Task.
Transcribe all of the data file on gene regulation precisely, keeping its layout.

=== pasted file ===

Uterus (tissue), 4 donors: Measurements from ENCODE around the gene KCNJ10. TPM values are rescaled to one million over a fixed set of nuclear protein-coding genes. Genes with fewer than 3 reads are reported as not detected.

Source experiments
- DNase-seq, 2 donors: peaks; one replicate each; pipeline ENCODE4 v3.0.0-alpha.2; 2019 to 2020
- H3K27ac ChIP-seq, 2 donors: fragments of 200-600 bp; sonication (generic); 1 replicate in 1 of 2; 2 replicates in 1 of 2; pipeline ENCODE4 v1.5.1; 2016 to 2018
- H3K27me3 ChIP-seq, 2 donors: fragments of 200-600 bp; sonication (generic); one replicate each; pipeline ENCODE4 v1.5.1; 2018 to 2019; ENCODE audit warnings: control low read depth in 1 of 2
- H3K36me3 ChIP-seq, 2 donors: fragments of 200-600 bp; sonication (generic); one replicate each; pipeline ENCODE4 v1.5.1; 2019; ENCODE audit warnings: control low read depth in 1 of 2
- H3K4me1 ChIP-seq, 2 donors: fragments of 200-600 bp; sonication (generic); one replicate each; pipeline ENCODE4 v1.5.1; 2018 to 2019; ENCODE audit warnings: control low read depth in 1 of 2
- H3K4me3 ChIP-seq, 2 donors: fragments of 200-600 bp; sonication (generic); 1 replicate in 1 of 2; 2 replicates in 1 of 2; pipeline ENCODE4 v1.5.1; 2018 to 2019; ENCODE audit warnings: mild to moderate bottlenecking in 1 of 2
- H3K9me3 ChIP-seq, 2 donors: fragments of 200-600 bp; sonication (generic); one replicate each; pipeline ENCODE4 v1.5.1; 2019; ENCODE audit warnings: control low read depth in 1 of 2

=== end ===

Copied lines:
Uterus (tissue), 4 donors: Measurements from ENCODE around the gene KCNJ10. TPM values are rescaled to one million over a fixed set of nuclear protein-coding genes. Genes with fewer than 3 reads are reported as not detected.

Source experiments
- DNase-seq, 2 donors: peaks; one replicate each; pipeline ENCODE4 v3.0.0-alpha.2; 2019 to 2020
- H3K27ac ChIP-seq, 2 donors: fragments of 200-600 bp; sonication (generic); 1 replicate in 1 of 2; 2 replicates in 1 of 2; pipeline ENCODE4 v1.5.1; 2016 to 2018
- H3K27me3 ChIP-seq, 2 donors: fragments of 200-600 bp; sonication (generic); one replicate each; pipeline ENCODE4 v1.5.1; 2018 to 2019; ENCODE audit warnings: control low read depth in 1 of 2
- H3K36me3 ChIP-seq, 2 donors: fragments of 200-600 bp; sonication (generic); one replicate each; pipeline ENCODE4 v1.5.1; 2019; ENCODE audit warnings: control low read depth in 1 of 2
- H3K4me1 ChIP-seq, 2 donors: fragments of 200-600 bp; sonication (generic); one replicate each; pipeline ENCODE4 v1.5.1; 2018 to 2019; ENCODE audit warnings: control low read depth in 1 of 2
- H3K4me3 ChIP-seq, 2 donors: fragments of 200-600 bp; sonication (generic); 1 replicate in 1 of 2; 2 replicates in 1 of 2; pipeline ENCODE4 v1.5.1; 2018 to 2019; ENCODE audit warnings: mild to moderate bottlenecking in 1 of 2
- H3K9me3 ChIP-seq, 2 donors: fragments of 200-600 bp; sonication (generic); one replicate each; pipeline ENCODE4 v1.5.1; 2019; ENCODE audit warnings: control low read depth in 1 of 2